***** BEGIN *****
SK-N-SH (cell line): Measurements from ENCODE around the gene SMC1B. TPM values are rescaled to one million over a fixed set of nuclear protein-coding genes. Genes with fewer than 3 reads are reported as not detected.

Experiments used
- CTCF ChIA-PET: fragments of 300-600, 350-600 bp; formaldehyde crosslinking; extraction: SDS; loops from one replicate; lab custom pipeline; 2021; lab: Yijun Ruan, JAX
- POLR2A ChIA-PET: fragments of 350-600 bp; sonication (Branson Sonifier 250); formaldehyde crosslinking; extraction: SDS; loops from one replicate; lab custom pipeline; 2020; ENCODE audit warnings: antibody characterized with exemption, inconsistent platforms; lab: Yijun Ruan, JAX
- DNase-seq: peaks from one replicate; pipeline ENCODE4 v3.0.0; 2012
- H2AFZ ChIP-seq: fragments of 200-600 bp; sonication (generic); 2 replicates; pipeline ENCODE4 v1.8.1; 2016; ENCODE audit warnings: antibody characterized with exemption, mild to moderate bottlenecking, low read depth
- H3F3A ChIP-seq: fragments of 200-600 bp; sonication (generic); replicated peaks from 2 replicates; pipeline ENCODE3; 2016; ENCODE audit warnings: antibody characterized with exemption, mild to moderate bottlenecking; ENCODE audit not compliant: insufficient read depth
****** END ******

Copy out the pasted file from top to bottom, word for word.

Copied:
SK-N-SH (cell line): Measurements from ENCODE around the gene SMC1B. TPM values are rescaled to one million over a fixed set of nuclear protein-coding genes. Genes with fewer than 3 reads are reported as not detected.

Experiments used
- CTCF ChIA-PET: fragments of 300-600, 350-600 bp; formaldehyde crosslinking; extraction: SDS; loops from one replicate; lab custom pipeline; 2021; lab: Yijun Ruan, JAX
- POLR2A ChIA-PET: fragments of 350-600 bp; sonication (Branson Sonifier 250); formaldehyde crosslinking; extraction: SDS; loops from one replicate; lab custom pipeline; 2020; ENCODE audit warnings: antibody characterized with exemption, inconsistent platforms; lab: Yijun Ruan, JAX
- DNase-seq: peaks from one replicate; pipeline ENCODE4 v3.0.0; 2012
- H2AFZ ChIP-seq: fragments of 200-600 bp; sonication (generic); 2 replicates; pipeline ENCODE4 v1.8.1; 2016; ENCODE audit warnings: antibody characterized with exemption, mild to moderate bottlenecking, low read depth
- H3F3A ChIP-seq: fragments of 200-600 bp; sonication (generic); replicated peaks from 2 replicates; pipeline ENCODE3; 2016; ENCODE audit warnings: antibody characterized with exemption, mild to moderate bottlenecking; ENCODE audit not compliant: insufficient read depth